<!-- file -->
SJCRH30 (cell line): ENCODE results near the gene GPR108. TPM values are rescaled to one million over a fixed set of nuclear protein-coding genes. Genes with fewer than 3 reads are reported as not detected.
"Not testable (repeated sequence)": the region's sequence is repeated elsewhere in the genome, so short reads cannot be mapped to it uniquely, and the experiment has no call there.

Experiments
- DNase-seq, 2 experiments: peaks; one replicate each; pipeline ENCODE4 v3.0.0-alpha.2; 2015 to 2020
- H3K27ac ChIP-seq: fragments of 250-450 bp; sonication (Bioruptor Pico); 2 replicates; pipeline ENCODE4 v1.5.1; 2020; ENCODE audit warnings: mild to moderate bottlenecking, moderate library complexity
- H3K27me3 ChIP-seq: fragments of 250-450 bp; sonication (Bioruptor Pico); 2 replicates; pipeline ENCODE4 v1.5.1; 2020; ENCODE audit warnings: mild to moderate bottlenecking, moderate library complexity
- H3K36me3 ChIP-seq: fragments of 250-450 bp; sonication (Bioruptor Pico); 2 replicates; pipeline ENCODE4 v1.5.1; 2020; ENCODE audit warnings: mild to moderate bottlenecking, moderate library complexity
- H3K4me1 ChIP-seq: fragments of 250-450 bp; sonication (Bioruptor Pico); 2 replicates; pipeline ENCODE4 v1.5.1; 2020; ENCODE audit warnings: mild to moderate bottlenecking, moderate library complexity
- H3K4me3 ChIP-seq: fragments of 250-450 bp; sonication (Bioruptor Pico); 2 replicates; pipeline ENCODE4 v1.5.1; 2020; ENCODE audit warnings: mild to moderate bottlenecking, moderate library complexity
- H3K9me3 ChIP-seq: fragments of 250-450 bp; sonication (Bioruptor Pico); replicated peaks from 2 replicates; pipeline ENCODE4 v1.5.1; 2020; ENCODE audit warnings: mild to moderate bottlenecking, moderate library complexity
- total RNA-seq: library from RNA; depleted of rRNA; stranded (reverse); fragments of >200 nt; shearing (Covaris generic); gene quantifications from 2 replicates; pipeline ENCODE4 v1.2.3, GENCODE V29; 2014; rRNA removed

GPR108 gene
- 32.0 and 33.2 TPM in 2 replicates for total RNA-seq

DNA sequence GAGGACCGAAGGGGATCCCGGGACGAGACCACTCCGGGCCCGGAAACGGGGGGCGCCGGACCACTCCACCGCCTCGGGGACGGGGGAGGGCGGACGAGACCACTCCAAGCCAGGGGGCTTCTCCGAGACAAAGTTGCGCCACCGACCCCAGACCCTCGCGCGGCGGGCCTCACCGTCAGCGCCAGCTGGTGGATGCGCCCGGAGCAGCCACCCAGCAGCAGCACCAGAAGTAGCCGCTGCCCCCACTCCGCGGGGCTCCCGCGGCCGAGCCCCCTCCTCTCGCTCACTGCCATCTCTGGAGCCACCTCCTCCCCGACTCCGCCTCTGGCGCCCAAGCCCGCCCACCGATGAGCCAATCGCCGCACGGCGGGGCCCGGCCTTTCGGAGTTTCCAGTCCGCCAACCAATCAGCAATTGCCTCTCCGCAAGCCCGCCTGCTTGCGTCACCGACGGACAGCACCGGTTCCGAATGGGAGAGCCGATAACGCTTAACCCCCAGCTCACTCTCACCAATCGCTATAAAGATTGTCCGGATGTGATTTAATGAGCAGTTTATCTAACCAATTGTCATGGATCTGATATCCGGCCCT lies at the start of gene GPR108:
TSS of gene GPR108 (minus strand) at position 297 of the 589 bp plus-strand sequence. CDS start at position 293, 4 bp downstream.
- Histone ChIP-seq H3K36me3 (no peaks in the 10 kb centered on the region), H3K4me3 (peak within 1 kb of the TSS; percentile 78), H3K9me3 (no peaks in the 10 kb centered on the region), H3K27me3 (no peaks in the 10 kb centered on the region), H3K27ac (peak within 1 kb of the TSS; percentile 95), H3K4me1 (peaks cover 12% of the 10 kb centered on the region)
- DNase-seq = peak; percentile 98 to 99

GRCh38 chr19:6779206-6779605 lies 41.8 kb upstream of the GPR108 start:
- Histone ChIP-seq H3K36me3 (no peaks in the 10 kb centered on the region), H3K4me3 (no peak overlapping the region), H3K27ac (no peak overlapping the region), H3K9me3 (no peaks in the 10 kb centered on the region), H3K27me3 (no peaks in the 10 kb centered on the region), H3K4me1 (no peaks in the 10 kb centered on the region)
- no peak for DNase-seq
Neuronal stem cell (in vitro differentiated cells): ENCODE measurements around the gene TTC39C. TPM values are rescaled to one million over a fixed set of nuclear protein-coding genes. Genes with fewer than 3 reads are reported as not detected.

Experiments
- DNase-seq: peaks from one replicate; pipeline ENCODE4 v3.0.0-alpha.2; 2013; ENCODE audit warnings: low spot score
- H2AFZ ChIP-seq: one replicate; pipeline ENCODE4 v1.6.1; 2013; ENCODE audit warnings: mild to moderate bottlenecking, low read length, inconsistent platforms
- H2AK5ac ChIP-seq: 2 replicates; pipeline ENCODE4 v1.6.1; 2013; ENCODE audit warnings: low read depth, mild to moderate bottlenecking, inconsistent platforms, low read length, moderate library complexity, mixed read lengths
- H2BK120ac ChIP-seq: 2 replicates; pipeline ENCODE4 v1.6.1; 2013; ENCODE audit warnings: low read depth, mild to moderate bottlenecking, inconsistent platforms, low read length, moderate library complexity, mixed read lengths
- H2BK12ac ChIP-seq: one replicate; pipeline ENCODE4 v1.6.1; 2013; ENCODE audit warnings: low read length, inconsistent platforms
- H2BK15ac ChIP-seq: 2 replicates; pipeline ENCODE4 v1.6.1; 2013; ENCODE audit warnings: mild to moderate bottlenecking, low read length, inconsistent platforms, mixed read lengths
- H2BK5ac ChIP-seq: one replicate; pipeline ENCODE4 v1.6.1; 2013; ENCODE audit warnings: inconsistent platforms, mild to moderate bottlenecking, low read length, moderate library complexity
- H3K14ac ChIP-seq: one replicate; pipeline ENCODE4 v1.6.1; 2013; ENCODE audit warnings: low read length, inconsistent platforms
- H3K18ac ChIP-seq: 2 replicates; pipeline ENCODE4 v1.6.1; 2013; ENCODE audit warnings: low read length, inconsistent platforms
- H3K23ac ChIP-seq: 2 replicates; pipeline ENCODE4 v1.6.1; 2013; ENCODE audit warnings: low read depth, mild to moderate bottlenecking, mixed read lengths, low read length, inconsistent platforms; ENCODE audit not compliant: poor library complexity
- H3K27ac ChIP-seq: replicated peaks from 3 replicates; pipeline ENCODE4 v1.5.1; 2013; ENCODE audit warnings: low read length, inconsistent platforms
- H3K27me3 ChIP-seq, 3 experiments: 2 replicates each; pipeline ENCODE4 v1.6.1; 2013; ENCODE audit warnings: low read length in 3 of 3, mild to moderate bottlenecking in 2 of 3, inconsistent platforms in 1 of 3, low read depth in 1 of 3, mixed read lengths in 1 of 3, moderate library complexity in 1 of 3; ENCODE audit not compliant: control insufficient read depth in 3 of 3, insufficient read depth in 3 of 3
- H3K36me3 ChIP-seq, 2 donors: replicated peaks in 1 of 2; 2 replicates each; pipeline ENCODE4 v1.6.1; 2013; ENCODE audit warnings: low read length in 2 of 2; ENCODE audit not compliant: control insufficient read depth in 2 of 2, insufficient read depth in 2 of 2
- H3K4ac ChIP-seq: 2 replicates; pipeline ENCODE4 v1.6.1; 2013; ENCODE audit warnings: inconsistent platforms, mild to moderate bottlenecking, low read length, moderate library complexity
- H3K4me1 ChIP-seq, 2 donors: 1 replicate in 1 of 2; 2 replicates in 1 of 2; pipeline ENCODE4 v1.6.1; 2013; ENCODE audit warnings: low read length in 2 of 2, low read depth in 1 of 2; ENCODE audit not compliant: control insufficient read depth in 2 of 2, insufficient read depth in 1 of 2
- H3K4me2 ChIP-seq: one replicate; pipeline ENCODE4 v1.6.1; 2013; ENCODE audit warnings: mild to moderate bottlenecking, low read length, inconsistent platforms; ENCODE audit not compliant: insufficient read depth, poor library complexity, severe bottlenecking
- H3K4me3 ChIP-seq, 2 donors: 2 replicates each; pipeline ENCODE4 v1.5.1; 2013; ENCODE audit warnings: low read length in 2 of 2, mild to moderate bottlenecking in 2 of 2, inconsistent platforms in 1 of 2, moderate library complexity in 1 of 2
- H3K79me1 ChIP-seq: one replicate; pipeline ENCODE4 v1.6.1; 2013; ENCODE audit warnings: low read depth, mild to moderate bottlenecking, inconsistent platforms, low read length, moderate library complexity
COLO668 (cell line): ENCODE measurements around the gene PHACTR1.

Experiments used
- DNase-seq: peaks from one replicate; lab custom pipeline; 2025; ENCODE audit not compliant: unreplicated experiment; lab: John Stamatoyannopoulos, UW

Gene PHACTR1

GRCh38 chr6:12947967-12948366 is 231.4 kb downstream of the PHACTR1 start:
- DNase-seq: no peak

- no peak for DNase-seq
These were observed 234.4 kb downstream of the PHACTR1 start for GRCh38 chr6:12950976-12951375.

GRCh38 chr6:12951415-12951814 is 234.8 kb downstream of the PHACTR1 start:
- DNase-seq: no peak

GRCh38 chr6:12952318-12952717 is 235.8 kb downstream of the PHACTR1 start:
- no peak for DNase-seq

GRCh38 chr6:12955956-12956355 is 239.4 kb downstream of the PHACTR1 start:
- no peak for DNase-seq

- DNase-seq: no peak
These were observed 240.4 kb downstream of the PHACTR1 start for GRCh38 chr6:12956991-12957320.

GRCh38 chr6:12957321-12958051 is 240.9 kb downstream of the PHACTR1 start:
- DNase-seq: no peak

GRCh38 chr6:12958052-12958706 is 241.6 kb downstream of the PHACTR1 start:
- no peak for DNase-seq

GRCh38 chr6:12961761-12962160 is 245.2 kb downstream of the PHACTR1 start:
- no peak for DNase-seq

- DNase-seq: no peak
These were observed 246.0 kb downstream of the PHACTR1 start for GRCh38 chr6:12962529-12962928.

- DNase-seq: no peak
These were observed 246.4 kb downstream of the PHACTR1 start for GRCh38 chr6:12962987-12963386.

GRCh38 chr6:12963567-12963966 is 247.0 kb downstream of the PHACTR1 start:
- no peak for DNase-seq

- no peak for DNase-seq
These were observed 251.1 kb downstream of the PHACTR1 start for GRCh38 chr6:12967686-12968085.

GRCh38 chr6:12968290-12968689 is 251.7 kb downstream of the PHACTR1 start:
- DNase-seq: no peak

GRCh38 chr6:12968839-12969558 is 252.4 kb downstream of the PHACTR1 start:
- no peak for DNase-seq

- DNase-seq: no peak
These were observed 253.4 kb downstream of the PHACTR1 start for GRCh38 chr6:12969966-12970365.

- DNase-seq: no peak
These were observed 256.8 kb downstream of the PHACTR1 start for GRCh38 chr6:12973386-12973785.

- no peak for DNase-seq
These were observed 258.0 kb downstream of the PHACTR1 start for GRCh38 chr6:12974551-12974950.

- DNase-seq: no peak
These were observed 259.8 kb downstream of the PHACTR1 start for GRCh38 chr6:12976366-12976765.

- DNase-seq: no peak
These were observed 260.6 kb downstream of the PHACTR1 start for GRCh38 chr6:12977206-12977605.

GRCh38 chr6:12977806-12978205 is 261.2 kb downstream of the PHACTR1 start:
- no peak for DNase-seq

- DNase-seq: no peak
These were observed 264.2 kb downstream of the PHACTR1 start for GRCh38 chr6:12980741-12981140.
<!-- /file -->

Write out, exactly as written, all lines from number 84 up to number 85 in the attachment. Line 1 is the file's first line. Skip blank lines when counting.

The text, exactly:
These were observed 260.6 kb downstream of the PHACTR1 start for GRCh38 chr6:12977206-12977605.

GRCh38 chr6:12977806-12978205 is 261.2 kb downstream of the PHACTR1 start: